After the win, it's time for a new Speech Debelle


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The Independent Culture

She beat Florence and the Machine, The Horrors, Kasabian and Friendly Fires. So what happened to the British rapper Speech Debelle, who won the 2009 Mercury Prize and then vanished into thin air?

Her catchy 2009 single "Spinnin", taken from her winning album Speech Therapy, has now been re-worked by Tinchy Stryder and Dionne Bromfield, to be the official Olympic anthem. But apart from an appearance on BBC's Young Voter's Question Time during the Conservative Party Conference in Salford this year, where has Speech Debelle been?

The south London singer, 28, whose real name is Corynne Elliott, has kept a low profile ever since Speech Therapy failed to make the Top 40 despite her Mercury win.

Now she is returning with her second album, Freedom of Speech, which will be released early next year, on the same record label, Big Dada, with whom she previously fell out while upset over her dismal album sales.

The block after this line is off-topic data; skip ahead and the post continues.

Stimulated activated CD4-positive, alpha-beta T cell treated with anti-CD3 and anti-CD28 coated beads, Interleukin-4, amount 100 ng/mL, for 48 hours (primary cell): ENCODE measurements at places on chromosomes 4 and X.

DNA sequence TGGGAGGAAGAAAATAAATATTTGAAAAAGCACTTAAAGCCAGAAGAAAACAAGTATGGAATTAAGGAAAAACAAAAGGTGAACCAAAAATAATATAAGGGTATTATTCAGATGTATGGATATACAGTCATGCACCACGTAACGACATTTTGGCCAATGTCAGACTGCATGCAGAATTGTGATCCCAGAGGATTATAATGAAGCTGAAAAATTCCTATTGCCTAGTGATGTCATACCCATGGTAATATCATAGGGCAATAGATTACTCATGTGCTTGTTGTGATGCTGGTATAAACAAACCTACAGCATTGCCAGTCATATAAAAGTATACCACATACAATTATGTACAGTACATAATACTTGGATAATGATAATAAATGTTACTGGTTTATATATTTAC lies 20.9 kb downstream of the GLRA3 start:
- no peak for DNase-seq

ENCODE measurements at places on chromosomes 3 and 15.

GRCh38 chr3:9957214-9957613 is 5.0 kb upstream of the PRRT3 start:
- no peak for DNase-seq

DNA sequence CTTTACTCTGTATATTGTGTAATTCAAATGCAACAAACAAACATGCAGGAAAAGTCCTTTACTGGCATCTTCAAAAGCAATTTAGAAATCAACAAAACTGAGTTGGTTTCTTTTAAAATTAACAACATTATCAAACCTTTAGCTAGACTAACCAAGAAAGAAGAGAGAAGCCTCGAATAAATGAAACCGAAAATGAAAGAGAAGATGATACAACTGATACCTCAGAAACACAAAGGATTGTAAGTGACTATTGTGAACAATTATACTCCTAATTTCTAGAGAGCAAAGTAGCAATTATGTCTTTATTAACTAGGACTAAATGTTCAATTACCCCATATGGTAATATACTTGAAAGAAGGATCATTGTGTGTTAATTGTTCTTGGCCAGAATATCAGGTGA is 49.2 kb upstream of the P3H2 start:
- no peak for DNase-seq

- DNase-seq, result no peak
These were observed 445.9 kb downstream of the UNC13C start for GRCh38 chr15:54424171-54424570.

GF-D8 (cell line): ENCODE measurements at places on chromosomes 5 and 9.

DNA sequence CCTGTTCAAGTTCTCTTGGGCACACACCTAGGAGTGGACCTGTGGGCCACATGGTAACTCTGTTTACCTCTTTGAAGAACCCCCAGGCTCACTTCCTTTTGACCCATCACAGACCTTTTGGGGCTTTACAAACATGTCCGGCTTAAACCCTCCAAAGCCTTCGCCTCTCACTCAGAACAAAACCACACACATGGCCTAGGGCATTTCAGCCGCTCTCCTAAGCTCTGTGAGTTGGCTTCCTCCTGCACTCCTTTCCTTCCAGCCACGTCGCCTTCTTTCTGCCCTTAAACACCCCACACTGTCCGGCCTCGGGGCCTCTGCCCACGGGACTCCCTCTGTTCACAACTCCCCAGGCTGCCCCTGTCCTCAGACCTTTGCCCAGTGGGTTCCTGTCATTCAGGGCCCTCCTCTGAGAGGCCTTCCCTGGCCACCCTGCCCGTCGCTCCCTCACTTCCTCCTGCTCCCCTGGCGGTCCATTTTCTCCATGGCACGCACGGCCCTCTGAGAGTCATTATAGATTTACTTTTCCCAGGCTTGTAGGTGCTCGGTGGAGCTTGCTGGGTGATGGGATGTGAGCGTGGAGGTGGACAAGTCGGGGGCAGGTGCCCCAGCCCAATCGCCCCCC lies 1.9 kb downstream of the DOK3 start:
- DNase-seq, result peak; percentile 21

"Winning the Mercury Prize happened so early on in my career that I didn't have a chance to build a fanbase," Debelle tells me. "I was still doing a nine-to-five day job until the album came out and I hadn't been touring like most other winners. It was early days for me. I think sales of my album weren't as high because it was not a pop album." So is she now set to become a star after all? "I was never determined to be a star in the first place," she says. "I just want to make classic albums."

While the confessional Speech Therapy documented the trials and tribulations of her private life, including living in a hostel for the homeless – her new album tackles wider issues such as political revolution and love.

The first signs that she was about to resurface happened in August, when she decided to give away a new track, "Blaze Up a Fire", featuring Realism and Roots Manuva, about political revolution, in the aftermath of the summer riots.

Although she wrote the song long before the Tottenham riots even happened, she decided her lyrics summed up the oppression and frustration of many young people who were expressing themselves destructively. She released a statement to say: "I wrote this track months ago for my second album and it wasn't due for release until next year. But after the events of this week I want to give it away right now."

"Studio Backpack Rap" is available as a free download from